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Italy installed around 362.4 MW of solar in the first six months of this year, according to new figures from ANIE Rinnovabili, and additional data from grid operator Terna.
This result compares to 259 MW in the first half of 2020 and 231 MW in the same period a year earlier. The 2020 statistics, however, did not include a 103 MW solar plant that Danish developer European Energy built in the southern region of Apulia and which began commercial operations in late June of last year. This means that the newly installed capacity for the first half of this year is almost the same as that deployed in the first six months of 2020.
Most of this year’s capacity was installed in the second quarter, when PV systems totaling 210.6 MW were connected to the Italian grid.
According to the latest statistics, PV projects that do not exceed 1 MW in size represented almost all of the newly deployed capacity, at 325.3 MW. Solar parks over 1 MW only accounted for 37.1 MW of the total. The increasing success of rooftop PV is currently being ensured by the 110% fiscal break for rooftop PV linked to building renovations. The so-called “super-bonus” for building renovation projects, which was introduced in May 2020 to help revive the country’s economy from the Covid-19 crisis, was recently extended through 2022.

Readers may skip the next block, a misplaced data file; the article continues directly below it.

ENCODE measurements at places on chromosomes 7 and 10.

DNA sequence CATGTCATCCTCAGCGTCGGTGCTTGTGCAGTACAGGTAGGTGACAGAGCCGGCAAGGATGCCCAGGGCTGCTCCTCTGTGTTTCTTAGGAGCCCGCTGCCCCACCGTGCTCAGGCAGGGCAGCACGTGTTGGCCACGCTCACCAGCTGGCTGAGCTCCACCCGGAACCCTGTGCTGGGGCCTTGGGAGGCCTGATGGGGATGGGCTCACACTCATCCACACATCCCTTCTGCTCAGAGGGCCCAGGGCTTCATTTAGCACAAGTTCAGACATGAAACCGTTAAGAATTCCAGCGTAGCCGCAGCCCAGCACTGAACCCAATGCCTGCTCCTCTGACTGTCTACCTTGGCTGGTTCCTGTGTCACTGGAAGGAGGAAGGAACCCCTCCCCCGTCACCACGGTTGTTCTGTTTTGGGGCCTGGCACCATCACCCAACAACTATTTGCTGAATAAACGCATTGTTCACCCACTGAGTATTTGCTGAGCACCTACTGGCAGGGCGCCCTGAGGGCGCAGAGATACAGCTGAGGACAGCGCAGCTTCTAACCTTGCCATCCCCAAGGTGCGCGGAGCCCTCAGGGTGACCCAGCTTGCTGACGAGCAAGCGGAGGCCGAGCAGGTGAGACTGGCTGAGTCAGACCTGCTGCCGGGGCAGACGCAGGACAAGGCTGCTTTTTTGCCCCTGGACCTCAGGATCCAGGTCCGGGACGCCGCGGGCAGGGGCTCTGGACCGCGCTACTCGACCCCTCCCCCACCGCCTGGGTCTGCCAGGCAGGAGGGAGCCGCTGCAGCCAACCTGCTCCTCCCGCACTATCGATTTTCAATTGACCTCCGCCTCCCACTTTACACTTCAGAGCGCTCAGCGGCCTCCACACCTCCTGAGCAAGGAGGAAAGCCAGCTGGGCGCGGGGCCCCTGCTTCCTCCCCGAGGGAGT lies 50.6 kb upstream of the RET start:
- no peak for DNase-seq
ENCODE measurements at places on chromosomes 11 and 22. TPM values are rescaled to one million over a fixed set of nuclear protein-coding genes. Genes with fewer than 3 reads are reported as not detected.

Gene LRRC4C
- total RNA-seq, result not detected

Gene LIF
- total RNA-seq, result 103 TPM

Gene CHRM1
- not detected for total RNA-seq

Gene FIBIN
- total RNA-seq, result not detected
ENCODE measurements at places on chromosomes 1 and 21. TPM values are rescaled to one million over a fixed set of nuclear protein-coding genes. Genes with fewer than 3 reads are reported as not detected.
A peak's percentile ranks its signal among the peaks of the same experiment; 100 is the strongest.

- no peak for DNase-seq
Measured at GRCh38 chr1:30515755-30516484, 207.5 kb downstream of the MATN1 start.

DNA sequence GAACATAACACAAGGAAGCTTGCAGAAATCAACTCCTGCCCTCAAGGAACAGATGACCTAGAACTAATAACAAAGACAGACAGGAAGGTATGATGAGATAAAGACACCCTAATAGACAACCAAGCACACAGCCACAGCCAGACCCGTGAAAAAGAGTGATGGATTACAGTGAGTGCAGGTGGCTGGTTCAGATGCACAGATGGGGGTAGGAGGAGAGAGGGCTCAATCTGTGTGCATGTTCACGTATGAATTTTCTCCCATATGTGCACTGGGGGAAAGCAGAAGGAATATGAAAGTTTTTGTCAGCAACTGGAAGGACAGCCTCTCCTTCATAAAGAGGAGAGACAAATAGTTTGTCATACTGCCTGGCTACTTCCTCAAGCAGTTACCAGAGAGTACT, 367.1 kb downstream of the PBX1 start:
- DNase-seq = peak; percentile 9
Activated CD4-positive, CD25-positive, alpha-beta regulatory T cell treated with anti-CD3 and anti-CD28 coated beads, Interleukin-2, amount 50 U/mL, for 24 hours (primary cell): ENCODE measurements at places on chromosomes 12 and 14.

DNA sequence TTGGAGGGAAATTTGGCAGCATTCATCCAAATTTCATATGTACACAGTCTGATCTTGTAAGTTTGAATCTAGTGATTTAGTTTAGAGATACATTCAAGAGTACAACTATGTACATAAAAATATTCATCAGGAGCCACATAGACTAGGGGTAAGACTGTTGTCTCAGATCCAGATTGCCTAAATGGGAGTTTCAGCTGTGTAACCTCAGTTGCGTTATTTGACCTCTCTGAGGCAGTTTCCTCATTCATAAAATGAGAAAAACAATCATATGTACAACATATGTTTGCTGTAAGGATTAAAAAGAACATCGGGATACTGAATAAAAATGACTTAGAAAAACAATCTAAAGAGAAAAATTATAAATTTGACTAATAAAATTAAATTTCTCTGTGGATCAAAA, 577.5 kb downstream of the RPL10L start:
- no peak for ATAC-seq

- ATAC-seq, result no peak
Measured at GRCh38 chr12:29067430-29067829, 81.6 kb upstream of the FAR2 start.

Residential PV systems up to 20 kW in size still accounted for the largest share, at around 163.6 MW of capacity. PV systems ranging from 20 kW to 100 kW accounted for 66.1 MW of the total. Meanwhile, commercial and industrial PV installations ranging from 100 kW to 1 MW hit 95.5 MW in the first six months of the year.
The parts of the country with the highest development volumes were the Lombardy region, which brought 66.8 MW of new solar online, and the northern region of Veneto, with 64.2 MW. Sicily and Emilia-Romagna finished the first half of the year with 32.0 MW and 41.4 MW, respectively.
The provisional figures indicate that Italy exceeded 22.4 GW of solar capacity at the end of June. The nation’s National Integrated Plan for Climate and Energy aims for 50 GW of solar by 2030.
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Source: pv magazine